‘Madeline’s Madeline’ Expertly Blurs the Line Between Performance Art and Reality

Madeline’s Madeline is unafraid to delve into the volatile psyche of a teenage artist. Art is so often used as a tool to sort through perplexing emotions, so it makes sense that struggling teens tend to lose themselves in this low-cost form of therapy. This semi-experimental fever dream poses the question: At what point in the creative process does art as personal self-expression begin to do more harm than good?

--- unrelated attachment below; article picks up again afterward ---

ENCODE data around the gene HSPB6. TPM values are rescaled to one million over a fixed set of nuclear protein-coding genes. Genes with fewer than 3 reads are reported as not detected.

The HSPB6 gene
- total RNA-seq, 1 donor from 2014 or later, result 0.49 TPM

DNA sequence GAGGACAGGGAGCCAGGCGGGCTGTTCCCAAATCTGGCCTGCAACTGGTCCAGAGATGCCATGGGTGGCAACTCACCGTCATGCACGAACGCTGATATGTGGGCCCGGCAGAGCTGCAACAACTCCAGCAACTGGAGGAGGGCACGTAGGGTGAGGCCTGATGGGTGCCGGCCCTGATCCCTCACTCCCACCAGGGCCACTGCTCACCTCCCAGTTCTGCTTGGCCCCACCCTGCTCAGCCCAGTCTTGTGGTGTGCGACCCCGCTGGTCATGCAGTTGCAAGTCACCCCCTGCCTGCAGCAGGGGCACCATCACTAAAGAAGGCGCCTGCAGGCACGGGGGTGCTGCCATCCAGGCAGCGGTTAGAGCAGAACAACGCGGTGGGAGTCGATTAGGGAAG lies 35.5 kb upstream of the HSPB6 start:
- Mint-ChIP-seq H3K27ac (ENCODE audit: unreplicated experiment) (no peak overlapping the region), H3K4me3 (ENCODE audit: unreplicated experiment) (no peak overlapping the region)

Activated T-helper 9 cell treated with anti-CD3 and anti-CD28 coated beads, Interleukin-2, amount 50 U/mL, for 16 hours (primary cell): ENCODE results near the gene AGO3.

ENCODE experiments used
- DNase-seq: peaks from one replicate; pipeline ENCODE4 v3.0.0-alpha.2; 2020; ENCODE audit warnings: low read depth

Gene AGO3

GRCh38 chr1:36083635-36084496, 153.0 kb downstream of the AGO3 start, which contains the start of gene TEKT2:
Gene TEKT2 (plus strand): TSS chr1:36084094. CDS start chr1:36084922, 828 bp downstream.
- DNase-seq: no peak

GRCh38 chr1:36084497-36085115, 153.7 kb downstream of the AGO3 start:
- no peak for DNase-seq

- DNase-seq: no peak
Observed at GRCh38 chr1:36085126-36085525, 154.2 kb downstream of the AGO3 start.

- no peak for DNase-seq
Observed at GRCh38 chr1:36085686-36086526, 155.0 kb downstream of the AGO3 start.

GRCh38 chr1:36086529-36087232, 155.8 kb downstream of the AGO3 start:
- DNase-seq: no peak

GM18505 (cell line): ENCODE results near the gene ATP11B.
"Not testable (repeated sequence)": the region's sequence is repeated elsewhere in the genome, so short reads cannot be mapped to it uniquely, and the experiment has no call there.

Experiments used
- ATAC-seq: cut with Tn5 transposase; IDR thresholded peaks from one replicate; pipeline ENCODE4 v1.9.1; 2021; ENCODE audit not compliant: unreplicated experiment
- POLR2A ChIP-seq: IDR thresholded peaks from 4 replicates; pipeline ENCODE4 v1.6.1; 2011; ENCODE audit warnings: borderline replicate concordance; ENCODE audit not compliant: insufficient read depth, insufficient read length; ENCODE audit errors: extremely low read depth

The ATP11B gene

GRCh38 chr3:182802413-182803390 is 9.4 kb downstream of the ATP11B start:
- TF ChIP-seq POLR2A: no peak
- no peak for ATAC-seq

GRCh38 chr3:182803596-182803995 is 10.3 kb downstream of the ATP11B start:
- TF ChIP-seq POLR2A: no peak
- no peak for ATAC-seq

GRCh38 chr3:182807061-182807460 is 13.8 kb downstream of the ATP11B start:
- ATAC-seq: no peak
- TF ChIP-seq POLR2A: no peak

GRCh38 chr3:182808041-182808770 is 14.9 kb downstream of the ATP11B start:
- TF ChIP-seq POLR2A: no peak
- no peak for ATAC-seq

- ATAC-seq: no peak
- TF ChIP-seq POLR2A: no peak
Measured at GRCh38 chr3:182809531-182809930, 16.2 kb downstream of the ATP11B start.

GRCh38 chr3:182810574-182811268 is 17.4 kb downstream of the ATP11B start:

Madeline (newcomer Helena Howard) is a 16-year-old actress in a physical theater troupe, fresh out of a brief stay in a psychiatric ward. Her teacher Evangeline (Molly Parker) is at once forceful and understanding, as if Fletcher from Whiplash actually had a heart. On the flip side is Madeline’s mother Regina (Miranda July), an unstable but ultimately loving helicopter parent whose moods, like Madeline’s, violently change at the blink of an eye. From a more neutral perspective, Regina’s actions may come across as a frustrated, terrified mom doing her best to make sure her daughter stays healthy. But the eyes of a teenage girl, especially one with mental illness, see the world through a distorted lens. I know this because I once was one.

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